Erben’s collection of ballads in rhyme Kytice (A Bouquet) is regarded as one of the treasures of Czech poetry and literature. It can be described as a collection of images and stories most of which are imbued with lyrical, melancholic but also dark and terrifying moods and situations. Although most of the ballads end up in bloodshed and tears, the overall feeling one gets after having read the piece is a little bit different; it is a feeling of having reached the bottom and bouncing back up, knowing that after a dark night the bright day returns, after sadness happiness comes back and that death is just a substrate on which a new life starts. If we look more closely at the structure of the individual ballads, a certain archetypal trinity becomes obvious: Guilt - Punishment - Redemption.
The new dance theatre by Petr Zuska is based predominantly on the symbolism of the above mentioned. He drew his inspiration from seven, or rather ten, particular poems of the collection. He, however, does not attempt to retell those poems in a theatrical manner. In some instances, he presents a little essence of a particular poem, in others he modifies a particular story line a little in order to blend together the symbolic connections between the ballads.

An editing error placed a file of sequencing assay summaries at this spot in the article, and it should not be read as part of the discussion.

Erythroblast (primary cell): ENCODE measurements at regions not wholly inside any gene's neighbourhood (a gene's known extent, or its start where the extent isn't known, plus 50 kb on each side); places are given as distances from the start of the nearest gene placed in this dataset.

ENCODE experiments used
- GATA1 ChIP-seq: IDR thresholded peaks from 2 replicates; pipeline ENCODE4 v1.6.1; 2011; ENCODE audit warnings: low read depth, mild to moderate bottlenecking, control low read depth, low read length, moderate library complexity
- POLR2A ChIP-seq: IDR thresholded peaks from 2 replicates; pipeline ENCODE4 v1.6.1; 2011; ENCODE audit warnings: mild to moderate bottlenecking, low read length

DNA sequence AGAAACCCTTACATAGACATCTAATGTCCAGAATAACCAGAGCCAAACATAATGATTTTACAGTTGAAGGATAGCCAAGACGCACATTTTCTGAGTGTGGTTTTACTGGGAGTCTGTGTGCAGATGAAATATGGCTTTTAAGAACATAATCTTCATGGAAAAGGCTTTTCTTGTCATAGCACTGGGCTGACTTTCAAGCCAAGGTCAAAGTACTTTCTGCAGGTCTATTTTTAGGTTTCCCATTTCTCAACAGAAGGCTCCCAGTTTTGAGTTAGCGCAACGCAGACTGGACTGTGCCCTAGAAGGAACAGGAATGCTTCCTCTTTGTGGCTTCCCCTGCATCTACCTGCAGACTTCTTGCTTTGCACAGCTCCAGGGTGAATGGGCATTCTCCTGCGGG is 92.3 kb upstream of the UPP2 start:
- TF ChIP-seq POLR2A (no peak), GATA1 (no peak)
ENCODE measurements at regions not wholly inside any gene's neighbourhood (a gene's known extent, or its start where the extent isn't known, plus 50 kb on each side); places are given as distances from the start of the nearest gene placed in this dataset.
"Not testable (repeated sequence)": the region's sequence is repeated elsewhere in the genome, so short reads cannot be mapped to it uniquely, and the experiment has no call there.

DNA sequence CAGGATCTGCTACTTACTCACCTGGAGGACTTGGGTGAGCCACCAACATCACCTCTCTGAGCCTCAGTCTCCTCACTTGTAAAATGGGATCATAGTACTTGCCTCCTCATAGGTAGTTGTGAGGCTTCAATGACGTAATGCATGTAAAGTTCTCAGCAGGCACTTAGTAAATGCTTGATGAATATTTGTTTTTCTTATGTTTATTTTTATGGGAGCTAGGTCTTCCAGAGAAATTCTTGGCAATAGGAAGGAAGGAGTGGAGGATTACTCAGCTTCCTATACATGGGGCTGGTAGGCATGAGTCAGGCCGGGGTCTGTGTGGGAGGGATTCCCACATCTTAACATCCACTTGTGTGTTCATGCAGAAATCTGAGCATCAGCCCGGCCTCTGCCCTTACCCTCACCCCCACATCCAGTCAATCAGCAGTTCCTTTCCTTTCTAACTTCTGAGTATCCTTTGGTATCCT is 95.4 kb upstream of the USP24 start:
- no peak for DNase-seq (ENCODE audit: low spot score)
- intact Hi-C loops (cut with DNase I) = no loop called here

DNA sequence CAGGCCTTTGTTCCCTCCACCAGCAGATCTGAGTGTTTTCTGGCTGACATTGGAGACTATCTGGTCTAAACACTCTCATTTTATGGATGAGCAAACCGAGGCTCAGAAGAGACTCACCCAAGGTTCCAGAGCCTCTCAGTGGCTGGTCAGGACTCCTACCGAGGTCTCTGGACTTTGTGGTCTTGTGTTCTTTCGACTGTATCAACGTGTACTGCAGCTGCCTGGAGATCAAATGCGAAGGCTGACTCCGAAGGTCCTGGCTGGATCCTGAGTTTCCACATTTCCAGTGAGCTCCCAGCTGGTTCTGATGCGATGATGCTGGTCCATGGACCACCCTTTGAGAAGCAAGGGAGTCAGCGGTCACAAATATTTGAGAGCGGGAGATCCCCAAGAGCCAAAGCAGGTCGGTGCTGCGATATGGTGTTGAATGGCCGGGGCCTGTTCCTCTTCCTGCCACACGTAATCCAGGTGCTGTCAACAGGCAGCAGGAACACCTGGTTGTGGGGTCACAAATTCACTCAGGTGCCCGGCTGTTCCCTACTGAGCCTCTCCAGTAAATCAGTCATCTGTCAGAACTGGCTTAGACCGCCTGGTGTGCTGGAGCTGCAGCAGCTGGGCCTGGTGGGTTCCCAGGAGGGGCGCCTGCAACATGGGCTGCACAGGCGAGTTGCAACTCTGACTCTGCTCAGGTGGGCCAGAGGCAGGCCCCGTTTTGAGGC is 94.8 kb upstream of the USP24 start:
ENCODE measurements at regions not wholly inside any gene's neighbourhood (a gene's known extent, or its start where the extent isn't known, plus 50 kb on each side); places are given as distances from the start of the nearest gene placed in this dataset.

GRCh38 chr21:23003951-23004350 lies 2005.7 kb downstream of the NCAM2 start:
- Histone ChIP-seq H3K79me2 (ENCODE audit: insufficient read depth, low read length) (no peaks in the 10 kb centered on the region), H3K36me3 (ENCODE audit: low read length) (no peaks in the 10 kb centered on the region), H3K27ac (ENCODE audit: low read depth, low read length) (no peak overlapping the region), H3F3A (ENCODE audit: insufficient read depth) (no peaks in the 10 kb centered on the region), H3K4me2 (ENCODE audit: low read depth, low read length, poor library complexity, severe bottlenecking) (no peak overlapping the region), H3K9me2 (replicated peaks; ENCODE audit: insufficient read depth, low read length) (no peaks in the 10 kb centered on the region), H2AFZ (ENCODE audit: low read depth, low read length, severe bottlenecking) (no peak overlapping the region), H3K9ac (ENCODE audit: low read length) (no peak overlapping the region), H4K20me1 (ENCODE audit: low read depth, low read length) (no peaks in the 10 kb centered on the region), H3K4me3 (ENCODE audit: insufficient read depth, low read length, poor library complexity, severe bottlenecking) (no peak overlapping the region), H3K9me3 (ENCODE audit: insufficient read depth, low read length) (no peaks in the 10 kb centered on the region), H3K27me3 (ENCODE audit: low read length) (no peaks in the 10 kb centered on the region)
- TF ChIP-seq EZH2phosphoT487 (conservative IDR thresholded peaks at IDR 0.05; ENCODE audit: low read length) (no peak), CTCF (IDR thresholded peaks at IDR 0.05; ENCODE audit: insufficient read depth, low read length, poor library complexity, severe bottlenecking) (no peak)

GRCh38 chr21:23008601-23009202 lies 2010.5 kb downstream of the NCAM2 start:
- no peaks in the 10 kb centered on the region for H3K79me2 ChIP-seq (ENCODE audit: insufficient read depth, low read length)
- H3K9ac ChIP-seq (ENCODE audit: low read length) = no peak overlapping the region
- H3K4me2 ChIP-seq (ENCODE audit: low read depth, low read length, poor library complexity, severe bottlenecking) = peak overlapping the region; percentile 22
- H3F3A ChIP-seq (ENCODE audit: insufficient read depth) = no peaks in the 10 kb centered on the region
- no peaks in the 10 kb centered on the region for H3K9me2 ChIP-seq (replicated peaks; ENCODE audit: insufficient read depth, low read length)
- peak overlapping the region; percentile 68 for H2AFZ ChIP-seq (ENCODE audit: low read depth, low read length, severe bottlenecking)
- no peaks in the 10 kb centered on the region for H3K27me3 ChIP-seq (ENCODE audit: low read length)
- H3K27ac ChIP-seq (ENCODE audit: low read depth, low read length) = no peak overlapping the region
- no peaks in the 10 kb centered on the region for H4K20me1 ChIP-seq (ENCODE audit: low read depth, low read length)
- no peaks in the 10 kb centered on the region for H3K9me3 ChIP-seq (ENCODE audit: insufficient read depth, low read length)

Petr Zuska created seven new opuses for the Prague Chamber Ballet between the years 1994 and 2002. It might not have been a coincidence that the first opus (written 25 years ago) was titled Šibeničky (Little Gallows) and was based on Czech and Moravian folk ballads with music by Jiří Tichota and his legendary band Spiritual Kvintet. The music for this production is, however, symphonic music composed by a multi-talented artist Ondřej Brousek. The visual side of the performance is based on the stage designer Jan Dušek, costume designer Pavel Knolle and light designer Daniel Tesař. The dramatic adviser and author of the overall structure-meaning framework of the performance is poet and director Tomáš Vondrovic.
Lasts: 80 min
Premiere: 1st May 2019 at the Estate Theatre
2nd premiere: 5th May at Most Municipal Theatre